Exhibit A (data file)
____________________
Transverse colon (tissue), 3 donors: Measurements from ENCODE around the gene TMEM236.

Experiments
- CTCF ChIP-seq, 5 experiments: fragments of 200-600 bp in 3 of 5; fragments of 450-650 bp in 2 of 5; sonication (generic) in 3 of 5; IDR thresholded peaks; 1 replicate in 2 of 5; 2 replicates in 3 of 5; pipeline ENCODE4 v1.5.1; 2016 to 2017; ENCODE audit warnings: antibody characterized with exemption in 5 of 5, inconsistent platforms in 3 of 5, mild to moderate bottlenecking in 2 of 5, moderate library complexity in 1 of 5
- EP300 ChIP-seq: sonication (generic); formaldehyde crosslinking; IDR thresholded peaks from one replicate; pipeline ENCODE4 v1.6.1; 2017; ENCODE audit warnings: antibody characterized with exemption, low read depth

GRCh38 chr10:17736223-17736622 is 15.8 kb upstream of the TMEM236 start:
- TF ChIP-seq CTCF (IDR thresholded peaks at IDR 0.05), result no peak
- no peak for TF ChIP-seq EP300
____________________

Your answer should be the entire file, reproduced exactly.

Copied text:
Transverse colon (tissue), 3 donors: Measurements from ENCODE around the gene TMEM236.

Experiments
- CTCF ChIP-seq, 5 experiments: fragments of 200-600 bp in 3 of 5; fragments of 450-650 bp in 2 of 5; sonication (generic) in 3 of 5; IDR thresholded peaks; 1 replicate in 2 of 5; 2 replicates in 3 of 5; pipeline ENCODE4 v1.5.1; 2016 to 2017; ENCODE audit warnings: antibody characterized with exemption in 5 of 5, inconsistent platforms in 3 of 5, mild to moderate bottlenecking in 2 of 5, moderate library complexity in 1 of 5
- EP300 ChIP-seq: sonication (generic); formaldehyde crosslinking; IDR thresholded peaks from one replicate; pipeline ENCODE4 v1.6.1; 2017; ENCODE audit warnings: antibody characterized with exemption, low read depth

GRCh38 chr10:17736223-17736622 is 15.8 kb upstream of the TMEM236 start:
- TF ChIP-seq CTCF (IDR thresholded peaks at IDR 0.05), result no peak
- no peak for TF ChIP-seq EP300